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Well 21, Jilkapuka. It is very meaningful that Canning names the Wells after the Traditional Owners. The story of this track is not a happy one, but it is our countries past, and we should not ignore it.

Radio Freedom gave us a call to let us know he was waiting, shoes off, under a Mulga tree, eating his last orange, at the camp spot. Rodgie! We are five kays away. We rolled up, and spotted the Orange man, relaxed and happy. It was now 11am, so we decided to have lunch (another ham popsicle wrap, our supplies are low) and decide what next. It’s too early to stop, 60 kays to Georgia Bore, and good water. So Max decided, although he was loving the ride today, to jump in, and help us to reach the bore today. There was very little information on any possible camps between here and there.

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The Red dirt just swallows everything. It is stunning.
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Dunes, dunes, and more dunes. Beautiful.

Wells, and little critter foot prints. Don’t you just love the colours out here?

Lucky we did, the track became heavily corrugated, and we had about five high, steep, dunes to get over. It was a slow sixty, and as we rolled up to the bore, we were all ready to get out of the car and stretch, and play with the flies. At least we are all very proficient at setting up camp, so it was done real quick. Time for a nice bucket bath at the Well, before smashing out a lentil curry on our Mighty Mo (the old  Coleman duel fuel stove is being finicky). No fire tonight. No wood, nobody feeling like getting it together. Big day.

Team MaxWilJen team the camp up in record time. Notes have to be jotted down, water collected, bodies cleaned, all before dark. I don’t understand the pile of leaf springs, but I know there is either a child or fun loving person that has camped here. Who else would place camel, poo in that configuration?

18th – 20th May 2019

Georgia Bore to Newman 450kms

We had this spot to ourselves, and a fantastic little hand pump at the Bore. No winching buckets of water here. After all pitching in with the morning pottering pack up, filling up water, and breakfast of baked beans and bacon (thanks Will), we piled into the car, and headed west along the Talawana Track. I know, the CSR heads east, but we have a small issue with the Pussy Wagon, and our supplies. The Old Girl is leaking Diff oil, from a failing seal in the ARB rear Airlocker. This should not be happening, and is a concern for future needs. We have no beer, no wine, and no nuts and berries. Also, the Rudall River NP (now known as Karlamilyi) is a couple of hundred kays away, and a spot Will and I have thought about visiting for a long time. We figure we can fit that in, with a stop over in Newman to restock, then carry on. So plan A is to head to Pungurr community, get fuel and supplies at their store, head to Karlamilyi for two nights, then Newman, restock, sort car, then back to Georgia Bore to continue the CSR. Plan B is to get to Newman if the community store is closed (it is Federal Election Day, and a Saturday) restock, car, and then Karlamilyi.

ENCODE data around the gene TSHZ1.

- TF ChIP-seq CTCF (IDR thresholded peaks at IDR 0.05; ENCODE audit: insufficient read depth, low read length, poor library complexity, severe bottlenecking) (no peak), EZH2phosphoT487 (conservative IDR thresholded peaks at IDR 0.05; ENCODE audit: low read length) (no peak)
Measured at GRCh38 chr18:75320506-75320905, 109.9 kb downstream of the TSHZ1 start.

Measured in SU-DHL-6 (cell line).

It wasn’t the best camp spot, as far as shade, and wood went, but a great story, the best water, and some useful left overs to assist the poor bikes.

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When you are on a desert track, never let a water source (especially a good one) go by.

Plan B was the only option, as we reached the community where everything was closed and everyone was sick. We didn’t want to hang around. It was a long and arduous day in the car, Will drove the entire way, and we got to Newman on dusk. All of us exhausted, we checked into The Red Sands Hotel. It offers mining type accommodation, in the form of donger type caravans, with en-suits, and deals that include a room and three meals a day. Done!

The Talawana track was as slow as a wet week. Corrugations galore. It took us an hour to do 16kms. Suddenly we came to a brand new mine road, put in for Reward Minerals. Woo hoo, six miles wide, flat as a tack. We had to pump up our tyres.

We were so excited about Parngurr, but alas, we got nothing. We had to wait till Newman for our treats of ice cream, chips and ice coffee.

The Red Sands was pumping, had good food, so we lashed out, had a “few” drinks, and enjoyed ourselves. Max and Will played a few games of pool, and as we are all out of practice, it was a tight contest. Good times.

We showered, which was absolutely heaven on a stick, covered in chocolate! Hot water, good pressure, and soap. So bloody good. We ate dinner in the bistro, had a couple of drinks, then retired to our “Dongers”. It was nice to be in civilisation again. Family calls and business tomorrow.